Monday, January 19, 2009


It does not pay to itemize unless the total amount of your allowable deductions exceeds the standard deduction that applies to your filing status, plus any additions for age or blindness.

For 2008 The Standard Deduction amounts are:

· $ 5,450.00 for Single
· $10,900.00 for Married Filing Joint Return and Qualifying Widow(er)
· $ 8,000.00 for Head of Household
· $ 5,450.00 for Married Filing Separate Return

The additional standard deduction amounts for age 65 and older and/or blind are:

· $1,350.00 for Single and Head of Household
· $1,050.00 for for Married (Joint and Separate) and Qualifying Widow(er)

The standard deduction for a dependent is the greater of $900.00 or the sum of $300.00 and the dependent's earned income, not to exceed $5,450.00 (plus $1,350.00 if age 65 or blind).

For the first time taxpayers who do not itemize can deduct as an additional standard deduction up to $500 ($1,000 if Married Filing Joint) for Real Estate Taxes paid on the 2008 Form 1040 (or 1040A). You would indicate that you are including this additional amount in your Standard Deduction by checking Box 39c on Form 1040 or Box 23c on Form 1040A.

So if you are a married couple filing a joint return and the total of your allowable itemized deductions for 2008 are $10,500 you are better off my claiming the standard deduction. However be sure you are aware of all the “itemizeable” deductions to which you are entitled before making the decision. Various online resources provide information on what you can and cannot deduct. For example there is “Itemized Deductions: Lower Your Taxes by Claiming Tax Deductions” from William Perez at I have written two special reports that discuss medical and charitable deductions – click here. You may want to review the issue with your tax professional.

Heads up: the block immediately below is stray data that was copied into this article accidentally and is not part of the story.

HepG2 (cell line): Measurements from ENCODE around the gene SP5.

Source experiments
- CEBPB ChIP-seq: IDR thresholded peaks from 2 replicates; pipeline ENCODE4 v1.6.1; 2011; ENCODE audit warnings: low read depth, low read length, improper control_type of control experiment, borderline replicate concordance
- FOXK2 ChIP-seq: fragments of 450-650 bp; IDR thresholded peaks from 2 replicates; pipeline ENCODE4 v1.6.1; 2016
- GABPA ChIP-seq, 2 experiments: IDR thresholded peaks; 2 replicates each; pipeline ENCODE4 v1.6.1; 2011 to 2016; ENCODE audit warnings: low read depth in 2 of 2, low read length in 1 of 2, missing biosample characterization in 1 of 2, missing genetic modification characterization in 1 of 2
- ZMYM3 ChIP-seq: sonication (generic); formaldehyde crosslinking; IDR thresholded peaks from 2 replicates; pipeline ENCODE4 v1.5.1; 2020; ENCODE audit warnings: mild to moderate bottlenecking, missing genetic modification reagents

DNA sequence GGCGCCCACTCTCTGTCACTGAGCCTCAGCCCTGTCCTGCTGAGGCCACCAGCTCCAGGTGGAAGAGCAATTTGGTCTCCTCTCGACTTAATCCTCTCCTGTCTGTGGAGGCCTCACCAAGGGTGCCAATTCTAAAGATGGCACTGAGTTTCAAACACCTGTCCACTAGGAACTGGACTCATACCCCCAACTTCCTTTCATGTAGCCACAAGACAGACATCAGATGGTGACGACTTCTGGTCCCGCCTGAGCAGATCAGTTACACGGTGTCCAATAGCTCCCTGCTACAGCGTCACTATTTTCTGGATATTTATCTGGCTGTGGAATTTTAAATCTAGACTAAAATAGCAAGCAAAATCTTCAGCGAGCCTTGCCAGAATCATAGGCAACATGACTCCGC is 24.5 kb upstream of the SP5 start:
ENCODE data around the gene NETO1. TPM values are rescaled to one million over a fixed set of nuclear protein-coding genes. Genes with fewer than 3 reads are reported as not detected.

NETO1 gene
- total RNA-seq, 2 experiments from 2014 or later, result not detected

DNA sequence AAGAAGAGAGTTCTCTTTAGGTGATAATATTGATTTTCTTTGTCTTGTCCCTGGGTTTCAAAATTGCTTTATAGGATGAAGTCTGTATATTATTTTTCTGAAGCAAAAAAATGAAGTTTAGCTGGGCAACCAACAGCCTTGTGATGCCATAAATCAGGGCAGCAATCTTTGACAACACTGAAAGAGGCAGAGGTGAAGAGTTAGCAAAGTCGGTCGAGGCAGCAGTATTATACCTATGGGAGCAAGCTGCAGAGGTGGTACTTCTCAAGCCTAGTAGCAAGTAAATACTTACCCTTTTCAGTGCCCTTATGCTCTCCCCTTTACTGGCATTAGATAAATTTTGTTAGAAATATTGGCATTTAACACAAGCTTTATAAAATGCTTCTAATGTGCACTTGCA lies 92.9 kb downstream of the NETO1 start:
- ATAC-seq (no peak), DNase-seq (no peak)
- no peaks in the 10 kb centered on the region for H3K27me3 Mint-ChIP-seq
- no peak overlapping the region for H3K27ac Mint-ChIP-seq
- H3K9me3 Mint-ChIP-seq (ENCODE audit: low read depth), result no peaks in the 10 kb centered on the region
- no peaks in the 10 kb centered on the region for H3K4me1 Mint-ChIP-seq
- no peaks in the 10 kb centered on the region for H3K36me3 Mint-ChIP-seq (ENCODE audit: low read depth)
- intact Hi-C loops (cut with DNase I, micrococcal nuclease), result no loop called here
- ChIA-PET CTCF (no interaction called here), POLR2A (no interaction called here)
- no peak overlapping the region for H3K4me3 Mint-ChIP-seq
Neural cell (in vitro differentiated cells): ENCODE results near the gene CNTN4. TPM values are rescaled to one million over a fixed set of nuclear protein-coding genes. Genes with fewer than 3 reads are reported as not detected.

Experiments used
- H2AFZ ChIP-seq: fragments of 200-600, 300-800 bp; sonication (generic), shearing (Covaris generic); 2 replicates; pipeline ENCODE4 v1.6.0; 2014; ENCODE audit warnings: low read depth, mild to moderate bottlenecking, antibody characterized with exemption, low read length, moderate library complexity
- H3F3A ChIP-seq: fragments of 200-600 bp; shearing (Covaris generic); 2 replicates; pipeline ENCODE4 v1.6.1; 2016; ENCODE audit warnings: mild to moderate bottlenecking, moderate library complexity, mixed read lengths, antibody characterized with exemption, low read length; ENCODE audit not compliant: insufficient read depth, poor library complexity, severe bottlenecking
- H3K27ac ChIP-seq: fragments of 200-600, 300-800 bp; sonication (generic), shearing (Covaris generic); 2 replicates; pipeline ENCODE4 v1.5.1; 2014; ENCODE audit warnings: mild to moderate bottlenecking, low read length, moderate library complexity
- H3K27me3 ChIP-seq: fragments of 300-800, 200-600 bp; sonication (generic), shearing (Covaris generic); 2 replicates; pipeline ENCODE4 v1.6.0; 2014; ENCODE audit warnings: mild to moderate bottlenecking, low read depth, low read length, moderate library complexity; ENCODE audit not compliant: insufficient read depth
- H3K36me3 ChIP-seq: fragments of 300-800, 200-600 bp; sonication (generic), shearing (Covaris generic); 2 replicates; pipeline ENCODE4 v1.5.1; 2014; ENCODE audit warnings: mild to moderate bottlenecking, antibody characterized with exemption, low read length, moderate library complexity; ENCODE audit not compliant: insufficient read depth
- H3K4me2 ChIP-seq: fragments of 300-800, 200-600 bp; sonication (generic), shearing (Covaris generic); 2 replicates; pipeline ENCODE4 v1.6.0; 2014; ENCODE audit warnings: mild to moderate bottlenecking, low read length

Even if you are not normally able to itemize you should keep good records of all your “itemizeable” deductions during the year. You never know if a special situation will push you “over the top”.

There are situations where even if your total allowable deductions do not exceed your standard deduction you may still elect to itemize.

If you are a victim of the dreaded Alternative Minimum Tax (AMT) the standard deduction is not allowed. However, you can deduct medical expenses in excess of 10% of your AGI, mortgage and home equity interest on borrowings used to buy, build or improve your primary or qualified second home, charitable contributions, casualty and theft losses, gambling losses, and certain other Schedule A items in calculating the Alternative Minimum Tax, but you must itemize under “regular” income tax to be able to do so.

Itemizing with less than the standard deduction could, in certain instances, provide a tax-savings on your state income tax return.

In the case of a married couple filing separate returns, if one spouse itemizes on his or her separate return, the other spouse must also itemize.


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